Washington County, North Carolina

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Washington County, North Carolina
Map of North Carolina highlighting Washington County
Location in the U.S. state of North Carolina
Map of the United States highlighting North Carolina
North Carolina's location in the U.S.
Founded 1799
Named for George Washington
Seat Plymouth
Largest town Plymouth
Area
 • Total 424 sq mi (1,098 km2)
 • Land 348 sq mi (901 km2)
 • Water 76 sq mi (197 km2), 18%
Population (est.)
 • (2013) 12,722
 • Density 38/sq mi (15/km²)
Congressional district 1st
Time zone Eastern: UTC-5/-4
Website www.washconc.org

Washington County is a county located in the U.S. state of North Carolina. As of the 2010 census, the population was 13,228.[1] Its county seat is Plymouth.[2] The county was formed in 1799 from the western third of Tyrrell County. It was named for George Washington.

There are three incorporated towns in Washington County. Plymouth is the county seat. Other towns are Roper and Creswell. Washington County is known for rich farmland, extensive forests and abundant public access waters. The Roanoke River and Albemarle Sound form the northern boundary. Lake Phelps is 16,000 acres and is part of Pettigrew State Park in Creswell. Somerset Place is a restored antebellum plantation and NC Historic Site on Lake Phelps.

The Pungo Unit of the Pocosin Lakes National Wildlife Refuge in the southern part of the county is said to have the best public black bear viewing in North Carolina. This part of the State is known for having the world's largest black bears and highest black bear densities, according to the NC Black Bear Biologist, Colleen Olfenbuttel. The award-winning NC Black Bear Festival takes place in Plymouth on the first weekend in June.

Geography[edit]

According to the U.S. Census Bureau, the county has a total area of 424 square miles (1,100 km2), of which 348 square miles (900 km2) is land and 76 square miles (200 km2) (18%) is water.[3] The county borders the Albemarle Sound.

Adjacent counties[edit]

National protected area[edit]

Major highways[edit]

Demographics[edit]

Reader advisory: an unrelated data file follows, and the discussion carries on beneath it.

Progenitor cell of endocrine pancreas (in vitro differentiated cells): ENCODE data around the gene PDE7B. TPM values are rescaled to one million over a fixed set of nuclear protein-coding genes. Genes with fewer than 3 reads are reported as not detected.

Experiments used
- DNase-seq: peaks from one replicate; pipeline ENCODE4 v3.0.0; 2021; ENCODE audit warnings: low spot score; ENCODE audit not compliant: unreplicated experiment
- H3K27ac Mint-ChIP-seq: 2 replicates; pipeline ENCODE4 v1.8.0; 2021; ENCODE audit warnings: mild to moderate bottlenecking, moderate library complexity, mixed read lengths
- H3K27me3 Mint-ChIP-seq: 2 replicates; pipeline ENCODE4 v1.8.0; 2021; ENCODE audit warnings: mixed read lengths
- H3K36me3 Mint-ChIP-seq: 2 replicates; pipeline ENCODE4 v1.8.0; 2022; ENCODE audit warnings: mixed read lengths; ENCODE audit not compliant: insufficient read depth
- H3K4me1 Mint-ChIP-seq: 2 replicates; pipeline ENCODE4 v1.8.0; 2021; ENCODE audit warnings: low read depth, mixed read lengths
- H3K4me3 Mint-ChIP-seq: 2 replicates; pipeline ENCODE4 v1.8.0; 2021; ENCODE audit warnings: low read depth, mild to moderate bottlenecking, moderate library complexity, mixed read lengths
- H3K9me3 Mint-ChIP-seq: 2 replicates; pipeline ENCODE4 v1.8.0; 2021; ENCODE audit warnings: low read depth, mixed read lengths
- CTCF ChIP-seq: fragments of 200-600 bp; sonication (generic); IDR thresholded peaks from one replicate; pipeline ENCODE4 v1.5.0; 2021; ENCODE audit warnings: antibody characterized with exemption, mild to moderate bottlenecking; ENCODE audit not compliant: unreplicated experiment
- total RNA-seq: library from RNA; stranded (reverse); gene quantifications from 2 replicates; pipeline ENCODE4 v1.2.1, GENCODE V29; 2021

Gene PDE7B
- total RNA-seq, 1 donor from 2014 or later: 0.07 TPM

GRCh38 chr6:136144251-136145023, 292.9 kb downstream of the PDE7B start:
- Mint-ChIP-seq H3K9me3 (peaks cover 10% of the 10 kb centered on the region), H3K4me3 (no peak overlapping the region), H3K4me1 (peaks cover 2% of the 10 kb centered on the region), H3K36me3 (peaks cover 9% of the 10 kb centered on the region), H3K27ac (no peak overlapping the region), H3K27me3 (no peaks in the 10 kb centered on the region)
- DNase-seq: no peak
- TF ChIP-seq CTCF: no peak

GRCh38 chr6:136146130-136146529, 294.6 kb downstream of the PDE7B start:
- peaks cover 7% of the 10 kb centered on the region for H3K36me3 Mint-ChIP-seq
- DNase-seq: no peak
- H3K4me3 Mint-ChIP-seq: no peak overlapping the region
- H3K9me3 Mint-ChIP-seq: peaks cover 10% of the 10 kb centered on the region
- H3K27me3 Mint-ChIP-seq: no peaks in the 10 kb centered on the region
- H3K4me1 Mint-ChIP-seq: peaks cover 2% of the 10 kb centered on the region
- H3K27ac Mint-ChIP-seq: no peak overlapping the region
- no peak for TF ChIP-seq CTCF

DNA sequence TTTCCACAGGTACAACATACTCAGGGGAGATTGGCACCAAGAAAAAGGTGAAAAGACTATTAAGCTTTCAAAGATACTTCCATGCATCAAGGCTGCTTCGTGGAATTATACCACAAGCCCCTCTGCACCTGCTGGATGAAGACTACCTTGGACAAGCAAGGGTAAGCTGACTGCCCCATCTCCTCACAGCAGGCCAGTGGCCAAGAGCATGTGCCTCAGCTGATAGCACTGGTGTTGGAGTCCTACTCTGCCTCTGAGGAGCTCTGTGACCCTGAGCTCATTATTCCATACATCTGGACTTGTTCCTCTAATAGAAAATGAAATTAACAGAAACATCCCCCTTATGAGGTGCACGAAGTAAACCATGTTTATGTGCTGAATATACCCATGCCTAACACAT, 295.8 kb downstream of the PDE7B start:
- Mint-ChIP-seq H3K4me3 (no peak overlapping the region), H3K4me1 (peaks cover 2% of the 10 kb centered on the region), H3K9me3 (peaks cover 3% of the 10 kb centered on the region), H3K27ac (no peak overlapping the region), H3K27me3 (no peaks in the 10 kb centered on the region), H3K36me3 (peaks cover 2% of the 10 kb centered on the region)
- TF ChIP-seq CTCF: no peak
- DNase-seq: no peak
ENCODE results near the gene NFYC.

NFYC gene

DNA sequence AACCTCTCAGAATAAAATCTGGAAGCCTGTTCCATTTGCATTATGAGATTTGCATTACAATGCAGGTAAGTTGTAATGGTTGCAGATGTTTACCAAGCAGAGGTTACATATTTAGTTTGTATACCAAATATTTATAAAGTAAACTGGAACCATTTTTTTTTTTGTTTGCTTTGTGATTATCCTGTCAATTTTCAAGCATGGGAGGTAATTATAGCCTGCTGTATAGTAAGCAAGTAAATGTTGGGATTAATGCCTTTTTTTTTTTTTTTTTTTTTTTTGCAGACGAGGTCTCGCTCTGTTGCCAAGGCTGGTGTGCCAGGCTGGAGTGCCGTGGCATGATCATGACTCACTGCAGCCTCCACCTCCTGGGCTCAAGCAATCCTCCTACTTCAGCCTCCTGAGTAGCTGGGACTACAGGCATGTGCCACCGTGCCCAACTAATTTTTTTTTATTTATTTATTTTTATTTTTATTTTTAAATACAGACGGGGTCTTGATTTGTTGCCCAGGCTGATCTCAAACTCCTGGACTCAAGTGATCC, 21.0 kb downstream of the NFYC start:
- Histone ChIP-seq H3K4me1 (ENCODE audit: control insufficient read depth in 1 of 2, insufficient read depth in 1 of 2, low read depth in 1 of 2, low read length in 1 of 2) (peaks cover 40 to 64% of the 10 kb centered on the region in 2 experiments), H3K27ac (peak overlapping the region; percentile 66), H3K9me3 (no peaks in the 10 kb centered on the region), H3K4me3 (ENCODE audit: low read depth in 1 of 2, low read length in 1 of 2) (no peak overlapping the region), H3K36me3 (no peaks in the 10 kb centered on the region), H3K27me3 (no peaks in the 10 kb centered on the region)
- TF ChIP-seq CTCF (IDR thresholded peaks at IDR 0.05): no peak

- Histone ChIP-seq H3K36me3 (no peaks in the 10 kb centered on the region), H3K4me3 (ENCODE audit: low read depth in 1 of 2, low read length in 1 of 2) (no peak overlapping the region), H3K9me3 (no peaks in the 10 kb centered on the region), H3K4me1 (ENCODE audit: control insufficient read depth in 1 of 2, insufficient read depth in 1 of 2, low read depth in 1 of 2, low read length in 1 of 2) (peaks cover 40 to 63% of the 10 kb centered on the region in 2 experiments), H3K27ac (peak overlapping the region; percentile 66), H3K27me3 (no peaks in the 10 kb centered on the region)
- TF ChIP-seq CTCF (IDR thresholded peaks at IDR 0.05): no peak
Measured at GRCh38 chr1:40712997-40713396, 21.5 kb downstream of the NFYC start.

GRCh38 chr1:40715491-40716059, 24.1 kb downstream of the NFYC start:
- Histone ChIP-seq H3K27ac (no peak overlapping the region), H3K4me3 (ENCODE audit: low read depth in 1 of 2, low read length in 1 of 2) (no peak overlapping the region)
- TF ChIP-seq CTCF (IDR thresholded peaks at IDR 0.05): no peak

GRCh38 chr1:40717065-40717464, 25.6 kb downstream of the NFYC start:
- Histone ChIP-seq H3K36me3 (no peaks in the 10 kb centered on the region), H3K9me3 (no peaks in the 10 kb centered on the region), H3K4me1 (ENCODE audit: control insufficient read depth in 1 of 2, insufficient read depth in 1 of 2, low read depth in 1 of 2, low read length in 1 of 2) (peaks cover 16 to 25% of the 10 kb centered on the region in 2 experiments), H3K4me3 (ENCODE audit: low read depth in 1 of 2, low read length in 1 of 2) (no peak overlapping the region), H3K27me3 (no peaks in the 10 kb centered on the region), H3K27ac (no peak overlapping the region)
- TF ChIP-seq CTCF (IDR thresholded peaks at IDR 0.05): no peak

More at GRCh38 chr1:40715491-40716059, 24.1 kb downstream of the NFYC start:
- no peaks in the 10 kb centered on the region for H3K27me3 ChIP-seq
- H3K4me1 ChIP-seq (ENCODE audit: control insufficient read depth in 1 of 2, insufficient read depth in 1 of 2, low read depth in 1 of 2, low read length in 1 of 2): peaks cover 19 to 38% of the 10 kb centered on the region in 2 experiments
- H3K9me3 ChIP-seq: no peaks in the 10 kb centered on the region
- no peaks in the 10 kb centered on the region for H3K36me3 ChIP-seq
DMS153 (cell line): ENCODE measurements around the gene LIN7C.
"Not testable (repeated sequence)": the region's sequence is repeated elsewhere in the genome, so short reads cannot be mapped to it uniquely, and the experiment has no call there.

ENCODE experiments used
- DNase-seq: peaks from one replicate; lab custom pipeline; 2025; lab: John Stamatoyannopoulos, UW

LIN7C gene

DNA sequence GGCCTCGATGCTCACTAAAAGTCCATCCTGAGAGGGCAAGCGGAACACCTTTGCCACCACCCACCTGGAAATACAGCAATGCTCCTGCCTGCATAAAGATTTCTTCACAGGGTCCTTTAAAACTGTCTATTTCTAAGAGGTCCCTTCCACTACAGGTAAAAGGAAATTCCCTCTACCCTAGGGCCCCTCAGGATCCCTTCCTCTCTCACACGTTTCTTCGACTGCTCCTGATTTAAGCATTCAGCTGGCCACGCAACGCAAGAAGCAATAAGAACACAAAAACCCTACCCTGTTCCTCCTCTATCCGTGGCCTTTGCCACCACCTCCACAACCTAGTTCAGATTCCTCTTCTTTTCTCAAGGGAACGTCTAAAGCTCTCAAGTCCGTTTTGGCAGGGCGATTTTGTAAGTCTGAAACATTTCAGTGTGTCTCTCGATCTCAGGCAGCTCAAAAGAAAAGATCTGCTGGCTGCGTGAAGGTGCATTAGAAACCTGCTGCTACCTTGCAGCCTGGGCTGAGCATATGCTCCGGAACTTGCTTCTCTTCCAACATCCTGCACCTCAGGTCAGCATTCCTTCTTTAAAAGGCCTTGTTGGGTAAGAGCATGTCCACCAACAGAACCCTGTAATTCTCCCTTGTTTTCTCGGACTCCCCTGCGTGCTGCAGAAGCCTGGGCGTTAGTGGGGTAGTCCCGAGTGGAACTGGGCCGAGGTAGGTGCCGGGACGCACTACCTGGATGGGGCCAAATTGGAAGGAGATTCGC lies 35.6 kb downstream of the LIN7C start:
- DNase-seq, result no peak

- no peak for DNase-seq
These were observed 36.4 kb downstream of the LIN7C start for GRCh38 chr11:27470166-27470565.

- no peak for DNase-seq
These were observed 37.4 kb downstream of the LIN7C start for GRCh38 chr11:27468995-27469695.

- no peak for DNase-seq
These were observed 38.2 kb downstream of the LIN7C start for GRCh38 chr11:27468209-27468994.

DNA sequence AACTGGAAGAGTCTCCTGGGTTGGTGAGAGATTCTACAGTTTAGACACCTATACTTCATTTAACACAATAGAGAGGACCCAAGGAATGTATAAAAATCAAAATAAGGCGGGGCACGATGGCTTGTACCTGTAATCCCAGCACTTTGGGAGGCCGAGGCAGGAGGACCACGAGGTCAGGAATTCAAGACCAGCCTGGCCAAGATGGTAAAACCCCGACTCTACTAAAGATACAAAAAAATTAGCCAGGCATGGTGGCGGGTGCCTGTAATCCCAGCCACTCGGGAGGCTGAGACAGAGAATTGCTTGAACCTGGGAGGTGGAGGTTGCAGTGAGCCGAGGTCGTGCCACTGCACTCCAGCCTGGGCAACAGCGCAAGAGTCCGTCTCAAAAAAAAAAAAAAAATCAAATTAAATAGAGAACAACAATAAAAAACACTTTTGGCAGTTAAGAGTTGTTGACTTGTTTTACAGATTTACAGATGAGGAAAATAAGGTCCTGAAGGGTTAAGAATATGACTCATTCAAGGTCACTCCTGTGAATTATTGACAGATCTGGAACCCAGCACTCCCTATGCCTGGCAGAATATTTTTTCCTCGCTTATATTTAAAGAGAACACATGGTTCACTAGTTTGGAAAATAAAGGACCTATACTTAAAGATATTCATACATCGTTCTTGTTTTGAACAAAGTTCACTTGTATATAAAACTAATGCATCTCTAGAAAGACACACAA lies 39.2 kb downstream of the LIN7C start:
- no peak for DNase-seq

Historical population
Census Pop.
1800 2,422
1810 3,464 43.0%
1820 3,986 15.1%
1830 4,552 14.2%
1840 4,525 −0.6%
1850 5,664 25.2%
1860 6,357 12.2%
1870 6,516 2.5%
1880 8,928 37.0%
1890 10,200 14.2%
1900 10,608 4.0%
1910 11,062 4.3%
1920 11,429 3.3%
1930 11,603 1.5%
1940 12,323 6.2%
1950 13,180 7.0%
1960 13,488 2.3%
1970 14,038 4.1%
1980 14,801 5.4%
1990 13,997 −5.4%
2000 13,723 −2.0%
2010 13,228 −3.6%
Est. 2016 12,195 [4] −7.8%
U.S. Decennial Census[5]
1790-1960[6] 1900-1990[7]
1990-2000[8] 2010-2013[1]

As of the census[9] of 2000, there were 13,723 people, 5,367 households, and 3,907 families residing in the county. The population density was 39 people per square mile (15/km²). There were 6,174 housing units at an average density of 18 per square mile (7/km²). The racial makeup of the county was 48.28% White, 48.94% Black or African American, 0.05% Native American, 0.32% Asian, 0.04% Pacific Islander, 1.66% from other races, and 0.70% from two or more races. 2.27% of the population were Hispanic or Latino of any race.

There were 5,367 households out of which 31.70% had children under the age of 18 living with them, 50.10% were married couples living together, 18.80% had a female householder with no husband present, and 27.20% were non-families. 24.70% of all households were made up of individuals and 11.70% had someone living alone who was 65 years of age or older. The average household size was 2.52 and the average family size was 2.99.